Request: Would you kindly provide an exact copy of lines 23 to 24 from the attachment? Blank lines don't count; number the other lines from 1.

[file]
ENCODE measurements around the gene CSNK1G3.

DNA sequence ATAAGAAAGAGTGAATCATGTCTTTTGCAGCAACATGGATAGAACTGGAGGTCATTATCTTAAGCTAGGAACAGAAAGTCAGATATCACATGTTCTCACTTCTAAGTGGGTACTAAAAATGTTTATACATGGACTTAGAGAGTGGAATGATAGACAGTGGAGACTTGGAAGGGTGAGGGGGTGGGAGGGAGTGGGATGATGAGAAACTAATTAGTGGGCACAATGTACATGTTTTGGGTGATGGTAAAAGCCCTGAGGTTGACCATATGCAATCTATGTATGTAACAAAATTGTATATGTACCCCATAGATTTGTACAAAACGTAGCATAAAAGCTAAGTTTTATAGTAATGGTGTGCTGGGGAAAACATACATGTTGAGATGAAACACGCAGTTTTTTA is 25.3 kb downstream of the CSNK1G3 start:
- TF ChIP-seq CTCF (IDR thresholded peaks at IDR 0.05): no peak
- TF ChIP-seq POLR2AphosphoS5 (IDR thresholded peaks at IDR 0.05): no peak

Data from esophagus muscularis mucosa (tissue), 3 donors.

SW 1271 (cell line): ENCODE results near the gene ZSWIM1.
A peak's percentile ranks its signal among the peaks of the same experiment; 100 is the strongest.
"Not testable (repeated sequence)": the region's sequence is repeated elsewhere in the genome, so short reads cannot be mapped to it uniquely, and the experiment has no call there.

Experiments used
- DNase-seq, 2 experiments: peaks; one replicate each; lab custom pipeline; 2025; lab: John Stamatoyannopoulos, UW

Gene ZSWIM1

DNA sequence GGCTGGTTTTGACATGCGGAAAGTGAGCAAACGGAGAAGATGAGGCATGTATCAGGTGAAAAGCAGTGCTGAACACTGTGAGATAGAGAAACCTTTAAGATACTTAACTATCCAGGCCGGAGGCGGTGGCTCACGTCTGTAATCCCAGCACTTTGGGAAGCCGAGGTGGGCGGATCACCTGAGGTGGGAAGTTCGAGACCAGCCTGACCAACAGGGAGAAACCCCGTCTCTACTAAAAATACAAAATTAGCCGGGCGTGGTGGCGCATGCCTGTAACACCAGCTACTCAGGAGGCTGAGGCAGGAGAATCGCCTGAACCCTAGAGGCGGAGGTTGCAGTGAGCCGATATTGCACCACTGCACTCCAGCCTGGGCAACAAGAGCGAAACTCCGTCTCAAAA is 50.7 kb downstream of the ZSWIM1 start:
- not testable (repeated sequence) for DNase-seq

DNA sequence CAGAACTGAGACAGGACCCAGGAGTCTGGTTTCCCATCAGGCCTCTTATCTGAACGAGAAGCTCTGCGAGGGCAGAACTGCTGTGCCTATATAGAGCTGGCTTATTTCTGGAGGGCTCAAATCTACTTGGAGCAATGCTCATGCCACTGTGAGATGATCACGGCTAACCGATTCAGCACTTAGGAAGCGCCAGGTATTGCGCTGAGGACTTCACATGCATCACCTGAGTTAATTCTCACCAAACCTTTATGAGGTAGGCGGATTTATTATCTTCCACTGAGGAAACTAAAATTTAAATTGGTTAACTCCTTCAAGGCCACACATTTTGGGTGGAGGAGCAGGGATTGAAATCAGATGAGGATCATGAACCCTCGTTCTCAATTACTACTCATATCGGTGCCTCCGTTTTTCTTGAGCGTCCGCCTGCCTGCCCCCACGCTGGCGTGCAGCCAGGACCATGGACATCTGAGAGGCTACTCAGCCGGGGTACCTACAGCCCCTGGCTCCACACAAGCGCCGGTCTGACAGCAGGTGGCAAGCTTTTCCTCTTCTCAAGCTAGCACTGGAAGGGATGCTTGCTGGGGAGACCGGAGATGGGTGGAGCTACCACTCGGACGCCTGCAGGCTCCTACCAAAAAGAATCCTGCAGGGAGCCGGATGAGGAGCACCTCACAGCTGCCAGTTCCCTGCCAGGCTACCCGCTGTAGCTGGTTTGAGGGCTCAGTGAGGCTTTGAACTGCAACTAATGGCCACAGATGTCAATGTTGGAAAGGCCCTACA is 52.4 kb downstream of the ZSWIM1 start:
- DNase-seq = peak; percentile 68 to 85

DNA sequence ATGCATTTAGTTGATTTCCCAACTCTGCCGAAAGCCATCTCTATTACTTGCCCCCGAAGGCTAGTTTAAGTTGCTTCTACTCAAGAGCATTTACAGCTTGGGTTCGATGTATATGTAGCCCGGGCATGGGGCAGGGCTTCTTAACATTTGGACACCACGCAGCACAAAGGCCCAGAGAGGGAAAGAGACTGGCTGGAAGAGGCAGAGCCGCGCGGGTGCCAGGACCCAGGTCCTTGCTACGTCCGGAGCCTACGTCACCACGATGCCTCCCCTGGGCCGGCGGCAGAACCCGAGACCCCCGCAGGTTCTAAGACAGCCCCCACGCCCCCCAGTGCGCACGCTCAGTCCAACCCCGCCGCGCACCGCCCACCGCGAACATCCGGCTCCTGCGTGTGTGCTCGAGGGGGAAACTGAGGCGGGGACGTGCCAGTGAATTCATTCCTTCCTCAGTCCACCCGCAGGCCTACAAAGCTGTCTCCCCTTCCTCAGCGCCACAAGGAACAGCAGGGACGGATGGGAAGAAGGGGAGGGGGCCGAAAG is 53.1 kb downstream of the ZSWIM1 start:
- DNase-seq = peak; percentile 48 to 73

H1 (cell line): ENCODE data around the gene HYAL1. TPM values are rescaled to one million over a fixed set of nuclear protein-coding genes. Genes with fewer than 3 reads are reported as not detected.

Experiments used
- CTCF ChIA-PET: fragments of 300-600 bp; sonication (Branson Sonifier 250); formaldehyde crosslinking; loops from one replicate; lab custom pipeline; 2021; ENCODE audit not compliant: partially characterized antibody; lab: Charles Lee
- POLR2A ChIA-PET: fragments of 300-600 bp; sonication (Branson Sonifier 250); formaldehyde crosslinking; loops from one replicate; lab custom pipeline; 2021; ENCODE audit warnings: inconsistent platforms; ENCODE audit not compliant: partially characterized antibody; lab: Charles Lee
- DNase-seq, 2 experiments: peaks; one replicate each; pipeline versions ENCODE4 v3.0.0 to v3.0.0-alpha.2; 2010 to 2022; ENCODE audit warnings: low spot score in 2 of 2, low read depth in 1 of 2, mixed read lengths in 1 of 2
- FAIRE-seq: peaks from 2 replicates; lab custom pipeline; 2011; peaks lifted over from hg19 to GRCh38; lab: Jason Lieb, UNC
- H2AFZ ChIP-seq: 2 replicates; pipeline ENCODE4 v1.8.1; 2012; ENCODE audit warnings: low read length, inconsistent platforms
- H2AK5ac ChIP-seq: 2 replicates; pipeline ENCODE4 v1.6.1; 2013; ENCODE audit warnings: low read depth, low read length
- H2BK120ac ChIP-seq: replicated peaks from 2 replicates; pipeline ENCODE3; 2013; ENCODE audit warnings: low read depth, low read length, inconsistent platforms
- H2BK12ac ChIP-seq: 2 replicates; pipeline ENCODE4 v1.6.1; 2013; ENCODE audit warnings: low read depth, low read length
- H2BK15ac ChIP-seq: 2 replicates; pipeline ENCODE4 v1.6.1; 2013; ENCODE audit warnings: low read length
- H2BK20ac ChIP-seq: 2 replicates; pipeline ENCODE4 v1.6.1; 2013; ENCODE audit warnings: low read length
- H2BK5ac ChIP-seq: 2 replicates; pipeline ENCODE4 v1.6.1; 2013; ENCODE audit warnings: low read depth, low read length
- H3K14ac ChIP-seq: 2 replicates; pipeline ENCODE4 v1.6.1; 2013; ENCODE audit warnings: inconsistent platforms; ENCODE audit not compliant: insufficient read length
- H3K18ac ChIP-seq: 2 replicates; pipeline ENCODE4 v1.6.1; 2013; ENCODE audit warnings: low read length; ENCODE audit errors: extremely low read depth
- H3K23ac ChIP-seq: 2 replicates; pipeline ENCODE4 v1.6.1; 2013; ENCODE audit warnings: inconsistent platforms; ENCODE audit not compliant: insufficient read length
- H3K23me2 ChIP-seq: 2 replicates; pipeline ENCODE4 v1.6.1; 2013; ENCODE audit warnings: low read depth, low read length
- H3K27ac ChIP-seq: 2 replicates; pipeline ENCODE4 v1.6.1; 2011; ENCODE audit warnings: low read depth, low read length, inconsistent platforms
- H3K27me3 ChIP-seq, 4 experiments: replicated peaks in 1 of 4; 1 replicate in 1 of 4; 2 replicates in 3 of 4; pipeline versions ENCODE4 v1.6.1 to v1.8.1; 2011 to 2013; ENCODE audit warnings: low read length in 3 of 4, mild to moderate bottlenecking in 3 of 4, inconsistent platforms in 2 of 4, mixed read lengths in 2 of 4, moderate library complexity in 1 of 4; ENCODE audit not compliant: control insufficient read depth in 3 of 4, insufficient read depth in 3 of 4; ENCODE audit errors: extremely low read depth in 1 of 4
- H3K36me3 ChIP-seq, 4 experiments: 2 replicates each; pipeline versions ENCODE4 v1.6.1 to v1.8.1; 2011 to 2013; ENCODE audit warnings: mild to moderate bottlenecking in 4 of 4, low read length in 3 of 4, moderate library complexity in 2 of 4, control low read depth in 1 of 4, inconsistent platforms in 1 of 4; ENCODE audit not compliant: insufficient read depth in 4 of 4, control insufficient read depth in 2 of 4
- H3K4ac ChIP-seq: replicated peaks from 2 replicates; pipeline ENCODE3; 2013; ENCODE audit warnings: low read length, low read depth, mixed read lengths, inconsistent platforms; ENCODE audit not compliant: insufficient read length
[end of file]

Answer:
- FAIRE-seq: peaks from 2 replicates; lab custom pipeline; 2011; peaks lifted over from hg19 to GRCh38; lab: Jason Lieb, UNC
- H2AFZ ChIP-seq: 2 replicates; pipeline ENCODE4 v1.8.1; 2012; ENCODE audit warnings: low read length, inconsistent platforms